How does collecting and redistributing goods teach sharing? I guess it teaches sharing the same way filing taxes does. How many of you reach into your pockets at tax time and hand more than necessary towards public welfare? If something is forcefully taken, you will not get the opportunity to be charitable, nor the resulting emotions that come with it.
I don’t want my children to blindly trust that others will take care of charity for them. I want them to see what it is like to not only help a friend that may need a pencil, a piece of paper, or even some of their lunch, but to see what it is like to be the person in need. The teachers may find it easier and faster to eliminate rather than foster these immensely important social interactions, but they are forgetting about the hidden cost.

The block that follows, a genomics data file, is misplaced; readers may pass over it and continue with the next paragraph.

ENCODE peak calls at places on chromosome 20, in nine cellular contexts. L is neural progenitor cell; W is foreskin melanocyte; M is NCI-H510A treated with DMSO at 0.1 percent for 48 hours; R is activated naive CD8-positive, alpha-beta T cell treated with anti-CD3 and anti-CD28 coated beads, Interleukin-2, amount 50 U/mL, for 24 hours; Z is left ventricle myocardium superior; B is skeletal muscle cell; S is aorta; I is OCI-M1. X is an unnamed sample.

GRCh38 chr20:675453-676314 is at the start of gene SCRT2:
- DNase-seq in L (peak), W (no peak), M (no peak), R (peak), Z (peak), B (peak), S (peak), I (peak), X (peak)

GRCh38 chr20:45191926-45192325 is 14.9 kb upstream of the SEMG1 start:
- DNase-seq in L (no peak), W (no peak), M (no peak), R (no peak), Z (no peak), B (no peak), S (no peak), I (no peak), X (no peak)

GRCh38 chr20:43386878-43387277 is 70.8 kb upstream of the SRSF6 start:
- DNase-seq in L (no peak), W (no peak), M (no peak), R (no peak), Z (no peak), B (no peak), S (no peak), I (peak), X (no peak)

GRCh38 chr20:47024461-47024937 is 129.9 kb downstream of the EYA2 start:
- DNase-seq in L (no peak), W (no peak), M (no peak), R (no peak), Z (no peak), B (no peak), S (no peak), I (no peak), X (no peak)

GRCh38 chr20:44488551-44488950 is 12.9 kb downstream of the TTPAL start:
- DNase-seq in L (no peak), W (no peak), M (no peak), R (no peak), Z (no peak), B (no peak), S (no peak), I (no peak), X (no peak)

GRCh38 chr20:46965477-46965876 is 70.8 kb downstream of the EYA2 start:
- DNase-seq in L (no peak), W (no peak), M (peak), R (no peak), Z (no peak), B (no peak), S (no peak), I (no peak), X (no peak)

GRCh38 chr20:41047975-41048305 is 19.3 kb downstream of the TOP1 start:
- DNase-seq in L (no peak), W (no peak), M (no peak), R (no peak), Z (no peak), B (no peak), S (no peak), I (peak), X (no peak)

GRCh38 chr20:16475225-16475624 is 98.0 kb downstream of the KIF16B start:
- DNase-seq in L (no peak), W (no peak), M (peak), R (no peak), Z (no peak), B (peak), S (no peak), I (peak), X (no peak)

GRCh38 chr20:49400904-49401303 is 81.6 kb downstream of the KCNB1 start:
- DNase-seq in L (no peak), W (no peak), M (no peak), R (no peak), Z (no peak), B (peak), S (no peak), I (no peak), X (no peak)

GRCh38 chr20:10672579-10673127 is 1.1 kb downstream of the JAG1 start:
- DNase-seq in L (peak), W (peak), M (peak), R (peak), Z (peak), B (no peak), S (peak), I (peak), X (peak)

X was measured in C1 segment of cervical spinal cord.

Not only are we stifling our children’s ability to freely choose to share, but we are taking away any accountability for being responsible for their own stuff. Having a child need a pencil every day for the first month of school may be frustrating, but not giving them the freedom to learn to be prepared will just delay that frustration indefinitely, because you are not teaching the child how to be responsible.
This goes beyond a parents ability to provide supplies. Last year I was flabbergasted when I read a teacher’s account of how many pencils get swept up daily. First of all, if my child drops a pencil on the floor, I expect them to pick it up. At home I spend much time and effort teaching the value of things, and I don’t expect that to be actively untaught the 8 hours they are in school. I sure hope that this is not a regular occurrence, but what is that teacher showing her class about taking care of things by allowing such unnecessary waste in her classroom.